The findings echo previous research showing that toddlers who didn't have close emotional ties with their parents were more likely to be obese by the time they were 4.

 
Holiday Blues May Signal Depression
Medical news

The holidays can be a particularly difficult time for people suffering from depression.

Experts from Gottlieb Memorial Hospital, part of the Loyola University Health System, said they are bracing for an increase in self-destructive behavior. They noted however, there are ways to recognize when a person is depressed and intervene before they end up in the emergency room.

 
Maggots Quickly Clean Up Wounds, Study Shows
Medical news

The surgeons' scalpel may have new (and wriggling) competition in cleaning troublesome wounds: maggots.

To the uninitiated the treatment may seem strange. But new French research suggests that bagging up live, sterile fly larvae in tightly meshed dressing packs and applying them to open sores can be a quick, safe and effective way to clear away dead tissue.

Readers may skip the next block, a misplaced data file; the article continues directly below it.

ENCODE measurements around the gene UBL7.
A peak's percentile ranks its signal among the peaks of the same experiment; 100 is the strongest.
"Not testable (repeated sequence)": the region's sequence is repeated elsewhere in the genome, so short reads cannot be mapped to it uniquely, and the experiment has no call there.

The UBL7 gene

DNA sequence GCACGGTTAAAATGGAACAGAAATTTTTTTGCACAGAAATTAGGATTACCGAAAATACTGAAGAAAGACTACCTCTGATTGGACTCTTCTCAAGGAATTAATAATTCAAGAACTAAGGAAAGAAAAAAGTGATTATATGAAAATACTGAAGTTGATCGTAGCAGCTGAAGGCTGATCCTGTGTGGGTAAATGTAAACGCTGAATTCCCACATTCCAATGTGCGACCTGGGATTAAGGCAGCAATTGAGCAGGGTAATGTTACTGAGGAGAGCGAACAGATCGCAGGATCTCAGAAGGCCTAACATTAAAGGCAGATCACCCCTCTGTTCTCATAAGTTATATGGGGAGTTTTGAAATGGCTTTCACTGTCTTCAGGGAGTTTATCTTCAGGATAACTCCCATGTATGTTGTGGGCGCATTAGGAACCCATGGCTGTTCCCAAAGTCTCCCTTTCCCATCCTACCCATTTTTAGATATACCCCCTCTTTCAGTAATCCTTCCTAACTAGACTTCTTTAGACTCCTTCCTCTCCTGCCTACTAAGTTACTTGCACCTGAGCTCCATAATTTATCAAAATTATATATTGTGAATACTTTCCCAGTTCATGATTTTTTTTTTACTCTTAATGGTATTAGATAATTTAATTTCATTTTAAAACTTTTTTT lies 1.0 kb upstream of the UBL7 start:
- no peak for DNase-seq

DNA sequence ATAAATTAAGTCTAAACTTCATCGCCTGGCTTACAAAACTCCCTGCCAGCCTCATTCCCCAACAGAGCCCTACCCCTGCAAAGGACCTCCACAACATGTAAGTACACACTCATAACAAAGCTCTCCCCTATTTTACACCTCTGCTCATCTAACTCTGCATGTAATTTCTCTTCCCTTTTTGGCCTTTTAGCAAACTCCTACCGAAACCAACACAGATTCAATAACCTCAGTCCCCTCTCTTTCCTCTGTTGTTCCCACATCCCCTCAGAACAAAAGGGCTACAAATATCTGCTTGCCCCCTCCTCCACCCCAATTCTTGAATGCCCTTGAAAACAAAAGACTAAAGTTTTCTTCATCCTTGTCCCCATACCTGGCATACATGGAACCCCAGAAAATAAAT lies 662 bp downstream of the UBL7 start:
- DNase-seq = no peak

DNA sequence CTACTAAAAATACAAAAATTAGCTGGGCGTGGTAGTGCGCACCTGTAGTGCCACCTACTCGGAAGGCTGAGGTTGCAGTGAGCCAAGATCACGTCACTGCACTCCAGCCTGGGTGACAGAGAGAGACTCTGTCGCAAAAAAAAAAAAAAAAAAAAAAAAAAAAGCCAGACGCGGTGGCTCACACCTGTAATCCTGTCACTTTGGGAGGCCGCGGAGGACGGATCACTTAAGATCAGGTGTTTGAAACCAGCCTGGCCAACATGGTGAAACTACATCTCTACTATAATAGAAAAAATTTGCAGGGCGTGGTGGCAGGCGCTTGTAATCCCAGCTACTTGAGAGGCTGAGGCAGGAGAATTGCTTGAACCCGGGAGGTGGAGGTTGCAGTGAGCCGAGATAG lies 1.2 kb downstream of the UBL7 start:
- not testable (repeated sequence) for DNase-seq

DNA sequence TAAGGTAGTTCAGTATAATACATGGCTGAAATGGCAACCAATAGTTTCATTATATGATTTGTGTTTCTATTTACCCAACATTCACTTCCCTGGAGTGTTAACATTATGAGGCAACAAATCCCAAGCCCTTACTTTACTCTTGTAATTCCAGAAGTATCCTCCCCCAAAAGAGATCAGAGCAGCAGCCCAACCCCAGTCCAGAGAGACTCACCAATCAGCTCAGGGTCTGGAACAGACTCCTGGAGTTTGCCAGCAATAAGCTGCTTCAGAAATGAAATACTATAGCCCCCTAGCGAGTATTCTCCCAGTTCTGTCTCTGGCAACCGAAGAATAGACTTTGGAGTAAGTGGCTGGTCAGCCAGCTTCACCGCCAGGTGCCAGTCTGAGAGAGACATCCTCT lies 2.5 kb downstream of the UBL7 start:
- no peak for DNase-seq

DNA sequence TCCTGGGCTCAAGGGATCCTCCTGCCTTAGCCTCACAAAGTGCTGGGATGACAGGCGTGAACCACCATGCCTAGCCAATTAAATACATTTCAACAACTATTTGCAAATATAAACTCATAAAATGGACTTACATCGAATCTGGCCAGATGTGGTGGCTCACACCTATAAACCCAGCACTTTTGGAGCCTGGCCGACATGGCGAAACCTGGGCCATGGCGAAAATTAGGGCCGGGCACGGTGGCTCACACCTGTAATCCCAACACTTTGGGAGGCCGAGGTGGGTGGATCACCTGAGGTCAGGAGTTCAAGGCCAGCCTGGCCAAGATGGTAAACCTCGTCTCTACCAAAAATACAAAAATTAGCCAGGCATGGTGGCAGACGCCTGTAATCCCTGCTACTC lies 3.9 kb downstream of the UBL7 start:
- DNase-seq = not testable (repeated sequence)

Many Police Officers Battle Sleep Woes, Study Finds
Medical news

Sleep problems are common among police officers and are associated with more health issues and poorer performance on the job, a new study shows.

Researchers screened almost 5,000 police officers from the United States and Canada online or in person and found that 40 percent of them had a sleep disorder.

 
Some 'Gluten-Free' Beers Really Aren't: Study
Medical news

Regular beer and even some brands of beer labeled "low-gluten" contain high levels of gluten and could cause problems for people with celiac disease, a new study says.

Beer is made using barely, which contains a form of gluten called hordein. However, some beer companies contend that the brewing process eliminates gluten or reduces it to very low levels, according to a release from the Journal of Proteome Research, where the new study appears.